Orpheus Lost, Janette Turner Hospital


Orpheus Lost (2007) is a powerful novel of our dystopian now. A now of surveillance, rendition, secrecy, of punishment without trial, without justification even, at the whim of people employed by, set loose by the state, to terrify us all into submission, into the acceptance of regimes throughout the ‘free world’ at odds with everything we once believed about freedom, equality, democracy.

Janette Turner Hospital (1942- ) is an Australian author resident for most of her working life in north America. I haven’t read, or remembered reading, enough of her work to judge whether her writing is mostly Australian or American. This work is set in Boston, which I think is her current home, but has an Australian component.

The title of course references the legend* but in JTH’s version, the musician is lost and his bride must attempt first to find and then to recover him.

Sometimes, in dreams, when the beginning began again, Mishka would warn her: “Don’t follow me, Leela.” He would lift the violin to his chin and begin to play. He would turn his back and walk away from her, walk down into the subway tunnels, deeper and deeper, the bow rising above his left shoulder and falling again, the notes drifting back, plaintive and irresistible. “Leave me alone,” he would say. “Don’t follow me.”

Leela is a grad student, a brilliant mathematician escaped from the mediocrity of life in rural South Carolina, studying the mathematics of music. She hears a violin deep in the subway and follows the notes to their source, Mishka Bartok, himself an escapee, from an eccentric musical family living in a wooden castle on the Daintree River in north Queensland.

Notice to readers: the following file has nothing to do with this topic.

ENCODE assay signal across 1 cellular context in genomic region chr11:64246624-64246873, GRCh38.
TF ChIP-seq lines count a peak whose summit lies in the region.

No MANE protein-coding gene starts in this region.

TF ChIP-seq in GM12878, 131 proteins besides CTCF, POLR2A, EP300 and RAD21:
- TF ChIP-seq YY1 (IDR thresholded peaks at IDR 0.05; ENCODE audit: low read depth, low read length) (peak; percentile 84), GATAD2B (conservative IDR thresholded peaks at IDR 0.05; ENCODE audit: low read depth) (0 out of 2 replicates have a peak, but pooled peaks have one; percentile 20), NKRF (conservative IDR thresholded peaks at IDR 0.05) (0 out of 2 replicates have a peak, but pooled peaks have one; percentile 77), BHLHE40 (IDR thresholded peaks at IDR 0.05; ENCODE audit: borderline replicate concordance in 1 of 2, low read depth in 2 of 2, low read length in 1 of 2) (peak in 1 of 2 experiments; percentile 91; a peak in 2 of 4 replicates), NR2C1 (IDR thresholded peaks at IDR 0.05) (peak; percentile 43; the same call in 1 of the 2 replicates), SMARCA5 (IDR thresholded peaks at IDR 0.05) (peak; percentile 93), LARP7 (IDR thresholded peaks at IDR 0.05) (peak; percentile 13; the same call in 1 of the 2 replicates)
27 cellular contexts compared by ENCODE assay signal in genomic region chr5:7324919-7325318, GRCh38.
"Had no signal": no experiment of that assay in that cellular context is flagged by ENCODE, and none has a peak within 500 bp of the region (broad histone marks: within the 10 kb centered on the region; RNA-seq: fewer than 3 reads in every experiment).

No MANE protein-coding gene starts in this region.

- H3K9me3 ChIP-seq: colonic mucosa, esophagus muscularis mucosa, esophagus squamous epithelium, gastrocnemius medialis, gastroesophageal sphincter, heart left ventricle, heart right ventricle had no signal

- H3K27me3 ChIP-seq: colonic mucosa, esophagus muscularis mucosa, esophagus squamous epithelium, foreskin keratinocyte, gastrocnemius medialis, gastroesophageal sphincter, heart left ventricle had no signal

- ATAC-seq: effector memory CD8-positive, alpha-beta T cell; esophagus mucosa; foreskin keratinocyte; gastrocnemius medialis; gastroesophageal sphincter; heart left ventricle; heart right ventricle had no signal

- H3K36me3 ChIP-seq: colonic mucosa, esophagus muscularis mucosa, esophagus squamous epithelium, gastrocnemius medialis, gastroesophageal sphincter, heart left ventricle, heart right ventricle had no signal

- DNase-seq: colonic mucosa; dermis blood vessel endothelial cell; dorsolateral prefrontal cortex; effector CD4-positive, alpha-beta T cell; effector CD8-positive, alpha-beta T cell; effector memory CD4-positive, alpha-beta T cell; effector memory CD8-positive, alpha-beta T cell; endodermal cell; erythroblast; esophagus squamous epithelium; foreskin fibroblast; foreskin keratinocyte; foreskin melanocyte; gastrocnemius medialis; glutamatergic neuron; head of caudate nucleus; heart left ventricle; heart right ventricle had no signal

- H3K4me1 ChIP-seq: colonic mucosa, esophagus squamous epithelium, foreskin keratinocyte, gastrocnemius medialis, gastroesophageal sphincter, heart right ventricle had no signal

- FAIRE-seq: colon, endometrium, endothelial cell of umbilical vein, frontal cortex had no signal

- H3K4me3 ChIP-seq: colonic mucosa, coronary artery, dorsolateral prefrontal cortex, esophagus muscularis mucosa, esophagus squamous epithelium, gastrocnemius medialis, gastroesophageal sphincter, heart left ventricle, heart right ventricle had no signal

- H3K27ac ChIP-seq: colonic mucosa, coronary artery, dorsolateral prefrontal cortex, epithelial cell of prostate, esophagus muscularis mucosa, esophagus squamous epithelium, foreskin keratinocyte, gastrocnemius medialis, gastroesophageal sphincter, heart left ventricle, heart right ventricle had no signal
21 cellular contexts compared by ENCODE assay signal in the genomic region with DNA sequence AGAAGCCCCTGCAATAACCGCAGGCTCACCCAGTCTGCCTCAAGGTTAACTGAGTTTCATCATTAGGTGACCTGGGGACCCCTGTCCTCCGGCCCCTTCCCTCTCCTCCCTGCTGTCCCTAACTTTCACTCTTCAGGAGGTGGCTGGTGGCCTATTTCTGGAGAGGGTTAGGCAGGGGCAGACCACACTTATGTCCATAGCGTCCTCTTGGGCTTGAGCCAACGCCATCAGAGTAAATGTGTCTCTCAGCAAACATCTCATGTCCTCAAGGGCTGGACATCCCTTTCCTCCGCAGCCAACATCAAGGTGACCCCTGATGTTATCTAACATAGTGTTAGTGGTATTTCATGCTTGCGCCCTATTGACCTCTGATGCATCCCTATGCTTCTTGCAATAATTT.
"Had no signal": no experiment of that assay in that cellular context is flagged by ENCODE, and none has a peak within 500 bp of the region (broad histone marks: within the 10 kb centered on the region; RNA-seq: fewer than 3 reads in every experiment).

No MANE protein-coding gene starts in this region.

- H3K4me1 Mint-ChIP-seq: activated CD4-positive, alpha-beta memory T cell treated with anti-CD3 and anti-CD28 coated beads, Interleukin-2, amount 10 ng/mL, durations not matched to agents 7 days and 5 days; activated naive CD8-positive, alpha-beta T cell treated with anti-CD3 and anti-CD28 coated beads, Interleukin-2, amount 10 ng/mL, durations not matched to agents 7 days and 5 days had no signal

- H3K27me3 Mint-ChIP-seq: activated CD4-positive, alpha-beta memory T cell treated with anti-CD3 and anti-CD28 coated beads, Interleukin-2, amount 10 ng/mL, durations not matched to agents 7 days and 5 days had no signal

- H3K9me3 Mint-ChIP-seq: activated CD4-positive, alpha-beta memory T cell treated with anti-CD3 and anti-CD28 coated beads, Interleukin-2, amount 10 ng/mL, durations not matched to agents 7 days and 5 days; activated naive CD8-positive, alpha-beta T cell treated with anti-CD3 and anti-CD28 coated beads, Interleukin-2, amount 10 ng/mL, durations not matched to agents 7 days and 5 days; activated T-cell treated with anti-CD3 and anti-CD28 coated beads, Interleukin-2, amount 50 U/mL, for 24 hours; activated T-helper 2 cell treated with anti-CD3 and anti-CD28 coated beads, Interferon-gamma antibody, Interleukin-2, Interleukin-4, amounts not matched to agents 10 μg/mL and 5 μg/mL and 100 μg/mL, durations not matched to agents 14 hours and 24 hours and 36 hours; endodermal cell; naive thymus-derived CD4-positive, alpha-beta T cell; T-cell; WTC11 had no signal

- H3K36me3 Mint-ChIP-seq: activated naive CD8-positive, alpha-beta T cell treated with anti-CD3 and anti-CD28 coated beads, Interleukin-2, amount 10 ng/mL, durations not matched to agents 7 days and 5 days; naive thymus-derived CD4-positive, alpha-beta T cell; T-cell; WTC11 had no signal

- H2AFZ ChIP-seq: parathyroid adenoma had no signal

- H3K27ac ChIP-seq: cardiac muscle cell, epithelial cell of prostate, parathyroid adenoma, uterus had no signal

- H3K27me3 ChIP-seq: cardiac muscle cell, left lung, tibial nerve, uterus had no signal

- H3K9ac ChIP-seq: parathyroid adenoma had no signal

Leela’s friend and only scholastic rival at school had been Cobb, son of a maths teacher mother and a drunken, violent Viet Nam War vet father. The mother hangs herself and is found by Cobb.  Leela too is motherless,  her mother dying giving birth to her sister, her father a preacher and unable to control her as she runs wild in the town, Cobb hiding in the bushes to better observe her sexual adventures.

Mishka has grown up living with his mother, his father unknown, and her parents, Jewish refugees from Hungary, and a reclusive violin playing great uncle who lives behind a closed door on the upper floor of the secluded ‘castle’, but despite a difficult time at school, eventually makes his way to study music composition in Boston.

After that first meeting Mishka and Leela live together but Mishka begins to be more and more absent for long periods, and then one day Leela is seized, bundled into a black car and taken to an interrogation room. Slowly we become aware that Cobb, having been in the Army is now a private contractor for the CIA and that he has been using his position to keep Leela and Mishka under surveillance, particularly of course, their bedroom.

Slowly, over 360pp, the tension builds. Mishka is determined to identify and locate his father; Boston is subject to repeated incidences of terrorism; Leela follows Mishka and finds that he is hanging out with Islamists; Leela’s and Cobb’s fathers are both dying and, separately, though more or less simultaneously, they make their way back to their home town, Promised Land, SC. Mishka disappears.